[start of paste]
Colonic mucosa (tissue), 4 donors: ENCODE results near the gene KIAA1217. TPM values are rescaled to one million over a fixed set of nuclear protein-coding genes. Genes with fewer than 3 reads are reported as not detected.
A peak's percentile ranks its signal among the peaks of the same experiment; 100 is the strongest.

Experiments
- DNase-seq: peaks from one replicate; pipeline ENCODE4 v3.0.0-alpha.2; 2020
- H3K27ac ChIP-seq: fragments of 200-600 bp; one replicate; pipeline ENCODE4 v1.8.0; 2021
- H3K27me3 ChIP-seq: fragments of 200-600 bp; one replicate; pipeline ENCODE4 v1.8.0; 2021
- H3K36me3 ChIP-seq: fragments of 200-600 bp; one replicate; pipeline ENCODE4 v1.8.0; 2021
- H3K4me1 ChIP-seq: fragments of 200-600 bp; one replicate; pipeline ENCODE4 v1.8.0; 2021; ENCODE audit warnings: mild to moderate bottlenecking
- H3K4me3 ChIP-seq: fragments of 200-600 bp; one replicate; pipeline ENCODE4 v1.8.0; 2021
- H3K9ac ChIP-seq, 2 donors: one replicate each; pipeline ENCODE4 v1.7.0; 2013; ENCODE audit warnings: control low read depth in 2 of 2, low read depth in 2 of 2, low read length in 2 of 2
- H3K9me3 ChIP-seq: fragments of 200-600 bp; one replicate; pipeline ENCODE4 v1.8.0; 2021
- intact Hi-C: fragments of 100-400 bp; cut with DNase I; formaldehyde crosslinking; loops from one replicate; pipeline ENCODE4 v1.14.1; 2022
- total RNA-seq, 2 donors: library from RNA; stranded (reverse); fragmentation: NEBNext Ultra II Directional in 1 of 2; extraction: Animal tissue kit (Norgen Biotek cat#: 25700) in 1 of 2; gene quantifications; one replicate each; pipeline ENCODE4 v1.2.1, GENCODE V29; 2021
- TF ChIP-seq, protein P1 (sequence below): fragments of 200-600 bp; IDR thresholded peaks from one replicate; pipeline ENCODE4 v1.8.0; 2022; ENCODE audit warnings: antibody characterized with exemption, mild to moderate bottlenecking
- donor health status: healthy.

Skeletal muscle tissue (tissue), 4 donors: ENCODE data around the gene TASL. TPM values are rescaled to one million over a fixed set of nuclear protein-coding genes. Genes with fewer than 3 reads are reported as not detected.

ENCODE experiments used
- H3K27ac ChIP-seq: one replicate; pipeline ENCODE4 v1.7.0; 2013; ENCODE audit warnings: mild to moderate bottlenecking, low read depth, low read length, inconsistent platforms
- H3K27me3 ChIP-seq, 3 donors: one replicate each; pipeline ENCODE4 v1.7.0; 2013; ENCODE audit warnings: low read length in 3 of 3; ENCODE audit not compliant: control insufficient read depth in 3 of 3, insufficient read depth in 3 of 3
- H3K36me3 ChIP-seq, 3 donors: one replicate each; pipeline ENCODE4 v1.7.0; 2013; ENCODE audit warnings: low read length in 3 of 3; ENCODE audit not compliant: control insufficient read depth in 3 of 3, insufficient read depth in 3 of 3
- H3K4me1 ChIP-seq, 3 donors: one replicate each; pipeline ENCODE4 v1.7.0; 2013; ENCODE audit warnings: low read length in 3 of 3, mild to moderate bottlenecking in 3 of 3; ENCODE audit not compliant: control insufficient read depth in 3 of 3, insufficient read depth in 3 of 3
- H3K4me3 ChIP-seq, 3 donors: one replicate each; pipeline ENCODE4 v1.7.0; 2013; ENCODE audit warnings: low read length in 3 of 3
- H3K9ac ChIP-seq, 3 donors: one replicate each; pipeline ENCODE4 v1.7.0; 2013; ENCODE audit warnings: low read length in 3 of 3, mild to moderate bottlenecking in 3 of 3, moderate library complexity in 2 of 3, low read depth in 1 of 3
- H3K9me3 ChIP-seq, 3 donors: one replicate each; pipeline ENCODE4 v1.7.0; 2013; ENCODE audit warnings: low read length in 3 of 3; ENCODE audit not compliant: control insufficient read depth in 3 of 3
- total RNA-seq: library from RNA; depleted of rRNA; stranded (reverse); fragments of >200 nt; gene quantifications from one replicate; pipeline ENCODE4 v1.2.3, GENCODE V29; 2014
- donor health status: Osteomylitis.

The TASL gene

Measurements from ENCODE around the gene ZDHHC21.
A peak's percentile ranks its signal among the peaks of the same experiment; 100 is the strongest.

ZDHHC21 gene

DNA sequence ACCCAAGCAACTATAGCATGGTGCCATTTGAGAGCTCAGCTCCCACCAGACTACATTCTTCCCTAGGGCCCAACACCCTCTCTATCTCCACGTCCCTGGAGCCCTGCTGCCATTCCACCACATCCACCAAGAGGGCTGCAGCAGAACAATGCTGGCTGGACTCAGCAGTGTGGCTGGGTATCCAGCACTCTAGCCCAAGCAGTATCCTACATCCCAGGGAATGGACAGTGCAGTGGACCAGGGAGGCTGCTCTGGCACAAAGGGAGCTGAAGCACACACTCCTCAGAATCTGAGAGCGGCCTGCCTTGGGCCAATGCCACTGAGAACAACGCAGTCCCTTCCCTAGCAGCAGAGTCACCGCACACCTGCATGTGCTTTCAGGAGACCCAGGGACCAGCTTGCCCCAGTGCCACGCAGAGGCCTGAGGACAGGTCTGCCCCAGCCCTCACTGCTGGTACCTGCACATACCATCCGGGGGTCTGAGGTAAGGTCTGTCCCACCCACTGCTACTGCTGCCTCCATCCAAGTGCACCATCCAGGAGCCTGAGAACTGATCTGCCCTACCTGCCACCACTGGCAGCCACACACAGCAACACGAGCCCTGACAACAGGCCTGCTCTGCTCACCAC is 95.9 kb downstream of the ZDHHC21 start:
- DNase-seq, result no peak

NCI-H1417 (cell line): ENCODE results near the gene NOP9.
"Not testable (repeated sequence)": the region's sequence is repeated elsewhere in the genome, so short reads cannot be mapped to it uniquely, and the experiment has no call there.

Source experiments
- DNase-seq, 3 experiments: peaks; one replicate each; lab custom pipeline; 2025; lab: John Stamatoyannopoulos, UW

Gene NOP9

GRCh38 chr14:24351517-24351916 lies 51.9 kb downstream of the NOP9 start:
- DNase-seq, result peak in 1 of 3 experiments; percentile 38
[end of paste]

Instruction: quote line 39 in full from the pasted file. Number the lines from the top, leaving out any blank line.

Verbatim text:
- DNase-seq, result peak in 1 of 3 experiments; percentile 38